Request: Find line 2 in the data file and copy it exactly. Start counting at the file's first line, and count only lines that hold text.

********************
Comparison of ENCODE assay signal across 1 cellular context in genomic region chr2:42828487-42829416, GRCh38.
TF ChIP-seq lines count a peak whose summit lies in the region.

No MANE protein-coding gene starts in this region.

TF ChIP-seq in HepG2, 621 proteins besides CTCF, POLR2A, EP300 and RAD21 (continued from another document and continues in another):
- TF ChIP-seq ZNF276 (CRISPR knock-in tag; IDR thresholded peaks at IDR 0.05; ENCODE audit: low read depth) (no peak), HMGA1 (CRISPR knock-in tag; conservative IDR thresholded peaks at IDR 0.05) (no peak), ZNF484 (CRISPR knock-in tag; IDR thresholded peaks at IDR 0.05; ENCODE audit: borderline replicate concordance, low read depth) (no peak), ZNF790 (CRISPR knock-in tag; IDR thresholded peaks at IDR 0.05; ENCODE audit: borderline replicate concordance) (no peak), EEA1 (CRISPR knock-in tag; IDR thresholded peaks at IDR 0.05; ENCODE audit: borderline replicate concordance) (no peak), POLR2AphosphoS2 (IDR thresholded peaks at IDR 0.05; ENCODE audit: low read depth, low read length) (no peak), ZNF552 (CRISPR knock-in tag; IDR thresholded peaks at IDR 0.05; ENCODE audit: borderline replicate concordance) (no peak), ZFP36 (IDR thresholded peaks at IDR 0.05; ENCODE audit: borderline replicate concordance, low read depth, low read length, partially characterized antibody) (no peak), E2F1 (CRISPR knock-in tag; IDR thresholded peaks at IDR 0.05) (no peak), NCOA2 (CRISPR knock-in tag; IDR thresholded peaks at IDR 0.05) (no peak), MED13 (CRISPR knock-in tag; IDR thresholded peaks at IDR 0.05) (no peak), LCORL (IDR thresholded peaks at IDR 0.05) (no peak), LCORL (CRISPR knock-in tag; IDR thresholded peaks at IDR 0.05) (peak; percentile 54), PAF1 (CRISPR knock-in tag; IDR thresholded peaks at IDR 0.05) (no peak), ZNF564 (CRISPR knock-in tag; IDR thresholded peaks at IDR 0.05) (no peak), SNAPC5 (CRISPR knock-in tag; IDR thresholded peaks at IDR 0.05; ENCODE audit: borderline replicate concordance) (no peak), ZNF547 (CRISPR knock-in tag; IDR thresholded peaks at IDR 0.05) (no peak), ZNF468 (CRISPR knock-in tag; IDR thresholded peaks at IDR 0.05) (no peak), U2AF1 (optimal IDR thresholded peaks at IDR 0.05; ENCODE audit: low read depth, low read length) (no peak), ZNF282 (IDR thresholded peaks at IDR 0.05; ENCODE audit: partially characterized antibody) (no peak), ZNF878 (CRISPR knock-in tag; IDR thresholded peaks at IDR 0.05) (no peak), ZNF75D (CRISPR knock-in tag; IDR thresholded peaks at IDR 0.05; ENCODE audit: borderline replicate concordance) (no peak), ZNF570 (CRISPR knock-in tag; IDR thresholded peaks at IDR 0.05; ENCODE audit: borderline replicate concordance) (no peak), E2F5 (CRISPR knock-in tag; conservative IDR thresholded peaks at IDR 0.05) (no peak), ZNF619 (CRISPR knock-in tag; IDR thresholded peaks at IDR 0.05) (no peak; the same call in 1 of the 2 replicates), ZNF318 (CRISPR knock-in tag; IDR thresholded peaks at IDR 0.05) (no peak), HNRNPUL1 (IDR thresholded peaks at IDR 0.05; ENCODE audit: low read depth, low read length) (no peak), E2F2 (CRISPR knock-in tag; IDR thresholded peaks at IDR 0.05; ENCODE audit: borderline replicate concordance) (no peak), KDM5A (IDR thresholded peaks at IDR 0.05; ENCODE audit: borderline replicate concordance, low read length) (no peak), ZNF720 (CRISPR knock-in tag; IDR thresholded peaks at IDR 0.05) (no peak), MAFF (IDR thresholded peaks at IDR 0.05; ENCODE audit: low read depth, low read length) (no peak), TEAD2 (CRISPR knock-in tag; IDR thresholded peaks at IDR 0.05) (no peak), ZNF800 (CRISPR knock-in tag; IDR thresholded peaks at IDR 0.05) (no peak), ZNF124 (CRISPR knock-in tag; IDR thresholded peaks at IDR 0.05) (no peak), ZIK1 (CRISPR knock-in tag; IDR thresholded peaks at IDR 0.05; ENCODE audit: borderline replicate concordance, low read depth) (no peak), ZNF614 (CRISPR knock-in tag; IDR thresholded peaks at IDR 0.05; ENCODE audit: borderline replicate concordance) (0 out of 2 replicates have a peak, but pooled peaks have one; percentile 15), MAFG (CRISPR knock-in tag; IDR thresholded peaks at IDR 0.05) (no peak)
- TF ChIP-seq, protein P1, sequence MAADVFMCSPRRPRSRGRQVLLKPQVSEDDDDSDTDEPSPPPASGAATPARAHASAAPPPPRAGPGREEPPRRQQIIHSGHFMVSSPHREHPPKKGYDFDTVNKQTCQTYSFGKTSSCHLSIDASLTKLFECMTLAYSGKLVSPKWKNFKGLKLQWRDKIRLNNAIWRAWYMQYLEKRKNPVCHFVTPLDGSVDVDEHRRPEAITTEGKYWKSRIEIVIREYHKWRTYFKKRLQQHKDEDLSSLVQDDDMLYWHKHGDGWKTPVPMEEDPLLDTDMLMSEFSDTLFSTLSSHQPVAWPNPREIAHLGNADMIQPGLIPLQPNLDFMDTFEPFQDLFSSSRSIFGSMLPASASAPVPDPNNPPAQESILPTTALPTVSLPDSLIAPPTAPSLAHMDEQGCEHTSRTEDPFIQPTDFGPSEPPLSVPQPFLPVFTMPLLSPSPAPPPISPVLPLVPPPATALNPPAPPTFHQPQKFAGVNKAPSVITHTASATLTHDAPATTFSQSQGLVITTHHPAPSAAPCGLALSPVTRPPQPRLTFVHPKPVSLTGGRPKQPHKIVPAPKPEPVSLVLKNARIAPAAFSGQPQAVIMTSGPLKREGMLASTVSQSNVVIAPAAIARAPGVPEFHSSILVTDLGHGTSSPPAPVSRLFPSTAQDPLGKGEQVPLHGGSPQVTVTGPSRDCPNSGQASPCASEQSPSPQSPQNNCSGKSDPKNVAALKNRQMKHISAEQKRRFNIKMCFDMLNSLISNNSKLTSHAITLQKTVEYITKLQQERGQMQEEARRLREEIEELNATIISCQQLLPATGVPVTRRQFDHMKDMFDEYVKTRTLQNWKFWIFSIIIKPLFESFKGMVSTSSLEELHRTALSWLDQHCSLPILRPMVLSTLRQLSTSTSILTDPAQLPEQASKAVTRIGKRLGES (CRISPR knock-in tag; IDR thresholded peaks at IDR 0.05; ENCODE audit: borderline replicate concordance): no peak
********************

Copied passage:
TF ChIP-seq lines count a peak whose summit lies in the region.